contributed

Dan Geer Keynote: Security of Things Forum

The following is a transcript of a speech given by Dr. Dan Geer at the Security of Things Forum on May 7, 2014. The Forum was held at The Sheraton Commander in Cambridge, Massachusetts. The official copy of Dr. Geer’s speech lives on his web site, and can be found here. .Security of Things .Dan Geer, 7 May 14, Cambridge Thank you for your invitation and to the other speakers for their viewpoints and for the shared experience. With respect to this elephant, each of us is one of those twelve blind men. We are at the knee of the curve for deployment of a different model of computation. We’ve had two decades where, in round numbers, laboratories gave us twice the computing for constant dollars every 18 months, twice the disk drive storage capacity for constant dollars every 12 months, and twice the network speed for constant dollars every […]

Can we improve users' choice of passwords with more disciplined password management?

Is Pavlovian Password Management The Answer?

Something hit me straight in the face that may be a method for inducing cognitive awareness to end users in regards to password management. Ironically this also has a side effect of scalability when managing password changes. It isn’t completely flushed out but I wouldn’t mind getting some opinions on this. I am thinking of prototyping this in a PAM module in my spare time. Here goes… For end users we have been trying to get users to understand the importance of constructing good passwords. We provide guidance on what a good password is (even though the guidance that I have seen is still usually unacceptable in most places when compared to NIST guidelines). We spend a lot of time telling the user to “do this because security experts advise it, or it’s part of our policy” but we don’t really provide an incentive or an understanding of why we tell them to do this. Well humans are programmable, and the best […]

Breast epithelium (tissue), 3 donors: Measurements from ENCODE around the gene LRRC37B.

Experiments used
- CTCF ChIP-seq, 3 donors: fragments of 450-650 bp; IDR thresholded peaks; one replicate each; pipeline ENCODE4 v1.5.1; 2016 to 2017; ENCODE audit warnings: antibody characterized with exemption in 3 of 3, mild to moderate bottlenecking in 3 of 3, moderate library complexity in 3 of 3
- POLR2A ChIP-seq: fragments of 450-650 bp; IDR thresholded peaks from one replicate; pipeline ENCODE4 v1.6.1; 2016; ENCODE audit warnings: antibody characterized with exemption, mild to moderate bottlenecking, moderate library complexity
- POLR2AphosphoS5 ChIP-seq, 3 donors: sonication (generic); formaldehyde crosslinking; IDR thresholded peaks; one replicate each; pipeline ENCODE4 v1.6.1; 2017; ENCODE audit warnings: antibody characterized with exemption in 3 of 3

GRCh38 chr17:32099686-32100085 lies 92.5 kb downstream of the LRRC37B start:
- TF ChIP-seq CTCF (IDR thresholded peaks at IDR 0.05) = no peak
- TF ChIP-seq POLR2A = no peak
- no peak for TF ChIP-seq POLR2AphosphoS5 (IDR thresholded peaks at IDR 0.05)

For SANS Critical Controls: Authentication Missing In Action

For SANS Critical Controls: Authentication Missing In Action

Authentication is the gateway to privilege and authorization. Consider how many portions of your life, digital and otherwise, revolve around authentication. Whether you want to do Internet banking, tweet a friend, or buy a present, some sort of authentication likely occurred to allow you to do so.   But when it comes to one of the most widely used sources of advice for organizations to improve their security, authentication is absent. I’m speaking about The SANS Institute’s “20 Critical Security Controls.” This list represents a great public-private partnership effort with SANS, the Center for Internet Security, and Center for Strategic and International Studies all involved in its production and maintenance. The goal of the document is to help provide organized guidance and actionable improvements for organizations wanting to strengthen their security posture. Because of the separation of subject matter into individual control areas, the document is quite useful at conveying […]